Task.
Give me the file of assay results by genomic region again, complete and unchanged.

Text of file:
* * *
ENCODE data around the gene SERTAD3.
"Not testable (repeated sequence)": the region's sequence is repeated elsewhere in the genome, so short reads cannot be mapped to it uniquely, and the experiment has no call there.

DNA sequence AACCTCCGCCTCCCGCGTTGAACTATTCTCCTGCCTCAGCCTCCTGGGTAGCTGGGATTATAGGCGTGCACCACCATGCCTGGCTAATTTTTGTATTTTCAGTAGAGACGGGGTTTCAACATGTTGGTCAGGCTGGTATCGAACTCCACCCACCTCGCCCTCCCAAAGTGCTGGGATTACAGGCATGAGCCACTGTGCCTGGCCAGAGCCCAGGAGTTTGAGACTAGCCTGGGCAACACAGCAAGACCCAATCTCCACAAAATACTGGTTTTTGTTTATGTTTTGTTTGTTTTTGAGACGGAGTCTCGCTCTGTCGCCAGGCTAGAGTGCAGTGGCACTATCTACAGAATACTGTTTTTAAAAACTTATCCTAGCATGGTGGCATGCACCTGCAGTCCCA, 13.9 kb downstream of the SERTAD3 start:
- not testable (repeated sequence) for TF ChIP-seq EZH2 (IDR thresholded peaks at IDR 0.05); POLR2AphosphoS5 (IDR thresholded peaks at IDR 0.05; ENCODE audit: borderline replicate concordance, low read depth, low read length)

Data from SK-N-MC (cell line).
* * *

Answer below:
ENCODE data around the gene SERTAD3.
"Not testable (repeated sequence)": the region's sequence is repeated elsewhere in the genome, so short reads cannot be mapped to it uniquely, and the experiment has no call there.

DNA sequence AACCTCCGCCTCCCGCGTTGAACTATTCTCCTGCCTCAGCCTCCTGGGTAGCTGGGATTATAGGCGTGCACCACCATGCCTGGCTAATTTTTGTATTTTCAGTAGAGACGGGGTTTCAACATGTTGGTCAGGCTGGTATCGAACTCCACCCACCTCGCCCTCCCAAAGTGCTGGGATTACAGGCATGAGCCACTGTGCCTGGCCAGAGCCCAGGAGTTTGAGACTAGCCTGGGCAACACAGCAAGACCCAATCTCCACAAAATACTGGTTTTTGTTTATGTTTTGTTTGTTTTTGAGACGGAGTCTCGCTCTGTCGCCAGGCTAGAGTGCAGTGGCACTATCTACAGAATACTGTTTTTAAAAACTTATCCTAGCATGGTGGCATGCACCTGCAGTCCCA, 13.9 kb downstream of the SERTAD3 start:
- not testable (repeated sequence) for TF ChIP-seq EZH2 (IDR thresholded peaks at IDR 0.05); POLR2AphosphoS5 (IDR thresholded peaks at IDR 0.05; ENCODE audit: borderline replicate concordance, low read depth, low read length)

Data from SK-N-MC (cell line).